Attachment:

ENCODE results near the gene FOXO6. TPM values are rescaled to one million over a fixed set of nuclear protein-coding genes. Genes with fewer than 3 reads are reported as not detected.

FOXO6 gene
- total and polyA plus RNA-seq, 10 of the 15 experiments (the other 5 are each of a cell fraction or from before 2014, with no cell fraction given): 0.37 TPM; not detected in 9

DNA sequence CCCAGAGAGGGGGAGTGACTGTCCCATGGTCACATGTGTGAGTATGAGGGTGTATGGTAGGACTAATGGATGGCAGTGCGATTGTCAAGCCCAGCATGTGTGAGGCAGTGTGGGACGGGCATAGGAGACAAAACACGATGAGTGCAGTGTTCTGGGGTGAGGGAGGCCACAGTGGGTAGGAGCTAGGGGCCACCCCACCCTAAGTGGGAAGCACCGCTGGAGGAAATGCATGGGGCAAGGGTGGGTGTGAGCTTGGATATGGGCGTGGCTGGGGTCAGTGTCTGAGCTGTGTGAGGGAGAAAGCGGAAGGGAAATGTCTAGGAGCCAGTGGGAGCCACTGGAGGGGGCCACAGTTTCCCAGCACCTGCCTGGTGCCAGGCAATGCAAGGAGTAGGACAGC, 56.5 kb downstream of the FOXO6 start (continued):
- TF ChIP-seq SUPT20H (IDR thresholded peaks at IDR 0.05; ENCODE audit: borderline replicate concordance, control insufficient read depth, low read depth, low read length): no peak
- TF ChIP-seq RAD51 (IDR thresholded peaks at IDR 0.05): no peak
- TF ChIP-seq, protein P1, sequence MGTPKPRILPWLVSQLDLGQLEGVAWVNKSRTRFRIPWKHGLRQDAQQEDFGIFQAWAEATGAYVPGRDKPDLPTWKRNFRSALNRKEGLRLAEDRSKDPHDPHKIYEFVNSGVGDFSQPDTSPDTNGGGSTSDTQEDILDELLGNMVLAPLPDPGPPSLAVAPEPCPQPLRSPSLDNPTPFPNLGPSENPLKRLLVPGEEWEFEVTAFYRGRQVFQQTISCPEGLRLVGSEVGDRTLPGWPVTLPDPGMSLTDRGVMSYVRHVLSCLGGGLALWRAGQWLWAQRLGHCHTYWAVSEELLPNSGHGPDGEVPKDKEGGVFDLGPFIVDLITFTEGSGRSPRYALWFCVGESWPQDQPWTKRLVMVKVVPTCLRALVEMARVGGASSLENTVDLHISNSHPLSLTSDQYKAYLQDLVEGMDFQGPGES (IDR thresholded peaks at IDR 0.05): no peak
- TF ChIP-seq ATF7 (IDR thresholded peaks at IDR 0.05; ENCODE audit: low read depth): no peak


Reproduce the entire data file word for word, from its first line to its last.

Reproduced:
ENCODE results near the gene FOXO6. TPM values are rescaled to one million over a fixed set of nuclear protein-coding genes. Genes with fewer than 3 reads are reported as not detected.

FOXO6 gene
- total and polyA plus RNA-seq, 10 of the 15 experiments (the other 5 are each of a cell fraction or from before 2014, with no cell fraction given): 0.37 TPM; not detected in 9

DNA sequence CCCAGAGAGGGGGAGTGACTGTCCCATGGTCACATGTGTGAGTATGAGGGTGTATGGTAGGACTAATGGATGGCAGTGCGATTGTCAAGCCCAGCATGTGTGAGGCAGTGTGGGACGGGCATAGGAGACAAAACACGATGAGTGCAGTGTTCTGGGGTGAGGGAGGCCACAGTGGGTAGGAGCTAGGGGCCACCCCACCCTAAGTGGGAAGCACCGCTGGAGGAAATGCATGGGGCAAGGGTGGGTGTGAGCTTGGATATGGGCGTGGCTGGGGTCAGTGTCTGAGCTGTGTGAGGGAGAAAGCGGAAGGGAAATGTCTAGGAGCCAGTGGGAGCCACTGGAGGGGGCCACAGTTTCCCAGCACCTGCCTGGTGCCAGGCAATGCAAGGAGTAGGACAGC, 56.5 kb downstream of the FOXO6 start (continued):
- TF ChIP-seq SUPT20H (IDR thresholded peaks at IDR 0.05; ENCODE audit: borderline replicate concordance, control insufficient read depth, low read depth, low read length): no peak
- TF ChIP-seq RAD51 (IDR thresholded peaks at IDR 0.05): no peak
- TF ChIP-seq, protein P1, sequence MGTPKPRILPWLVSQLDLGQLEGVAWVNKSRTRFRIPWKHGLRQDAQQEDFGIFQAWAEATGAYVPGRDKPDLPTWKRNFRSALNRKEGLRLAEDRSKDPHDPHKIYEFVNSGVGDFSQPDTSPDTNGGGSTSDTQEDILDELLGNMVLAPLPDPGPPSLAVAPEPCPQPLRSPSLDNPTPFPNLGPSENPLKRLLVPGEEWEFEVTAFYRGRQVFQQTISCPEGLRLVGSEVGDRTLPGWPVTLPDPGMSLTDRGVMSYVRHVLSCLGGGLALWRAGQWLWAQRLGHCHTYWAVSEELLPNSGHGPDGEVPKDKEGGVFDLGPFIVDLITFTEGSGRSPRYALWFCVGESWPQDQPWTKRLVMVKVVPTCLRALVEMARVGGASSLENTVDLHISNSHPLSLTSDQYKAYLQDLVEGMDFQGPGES (IDR thresholded peaks at IDR 0.05): no peak
- TF ChIP-seq ATF7 (IDR thresholded peaks at IDR 0.05; ENCODE audit: low read depth): no peak